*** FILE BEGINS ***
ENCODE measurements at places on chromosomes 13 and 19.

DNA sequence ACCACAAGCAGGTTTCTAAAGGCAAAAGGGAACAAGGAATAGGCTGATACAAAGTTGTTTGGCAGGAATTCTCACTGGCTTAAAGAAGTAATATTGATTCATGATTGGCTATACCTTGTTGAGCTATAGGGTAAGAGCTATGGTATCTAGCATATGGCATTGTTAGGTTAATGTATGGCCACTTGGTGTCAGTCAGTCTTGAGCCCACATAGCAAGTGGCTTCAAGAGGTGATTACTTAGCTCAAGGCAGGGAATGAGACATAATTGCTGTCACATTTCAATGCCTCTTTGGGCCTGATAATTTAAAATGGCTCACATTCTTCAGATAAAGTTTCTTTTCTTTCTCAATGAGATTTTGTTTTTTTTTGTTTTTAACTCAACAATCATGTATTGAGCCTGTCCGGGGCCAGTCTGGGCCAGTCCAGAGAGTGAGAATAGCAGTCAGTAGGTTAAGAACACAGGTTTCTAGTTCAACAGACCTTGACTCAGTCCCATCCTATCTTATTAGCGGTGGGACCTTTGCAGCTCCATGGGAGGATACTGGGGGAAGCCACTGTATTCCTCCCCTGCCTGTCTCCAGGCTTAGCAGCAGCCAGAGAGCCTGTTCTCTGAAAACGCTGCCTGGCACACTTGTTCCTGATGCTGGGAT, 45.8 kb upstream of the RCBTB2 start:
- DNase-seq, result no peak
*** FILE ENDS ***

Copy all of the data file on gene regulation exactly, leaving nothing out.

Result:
ENCODE measurements at places on chromosomes 13 and 19.

DNA sequence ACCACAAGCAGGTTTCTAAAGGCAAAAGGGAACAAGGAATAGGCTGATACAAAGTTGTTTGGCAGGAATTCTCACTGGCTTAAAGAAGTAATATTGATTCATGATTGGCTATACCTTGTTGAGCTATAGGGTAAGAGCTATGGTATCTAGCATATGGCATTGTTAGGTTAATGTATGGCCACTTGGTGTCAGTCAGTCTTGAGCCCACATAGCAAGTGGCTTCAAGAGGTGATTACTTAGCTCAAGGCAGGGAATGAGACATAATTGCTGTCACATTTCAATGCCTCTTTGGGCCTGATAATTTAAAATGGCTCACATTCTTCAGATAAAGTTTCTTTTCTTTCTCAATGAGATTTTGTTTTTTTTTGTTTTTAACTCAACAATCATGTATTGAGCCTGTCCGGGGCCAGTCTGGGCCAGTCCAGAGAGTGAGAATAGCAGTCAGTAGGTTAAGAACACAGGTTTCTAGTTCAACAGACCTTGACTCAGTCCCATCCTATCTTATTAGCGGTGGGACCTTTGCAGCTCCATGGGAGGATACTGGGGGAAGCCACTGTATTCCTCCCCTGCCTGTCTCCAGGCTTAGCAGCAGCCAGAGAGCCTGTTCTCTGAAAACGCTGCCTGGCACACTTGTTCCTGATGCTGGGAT, 45.8 kb upstream of the RCBTB2 start:
- DNase-seq, result no peak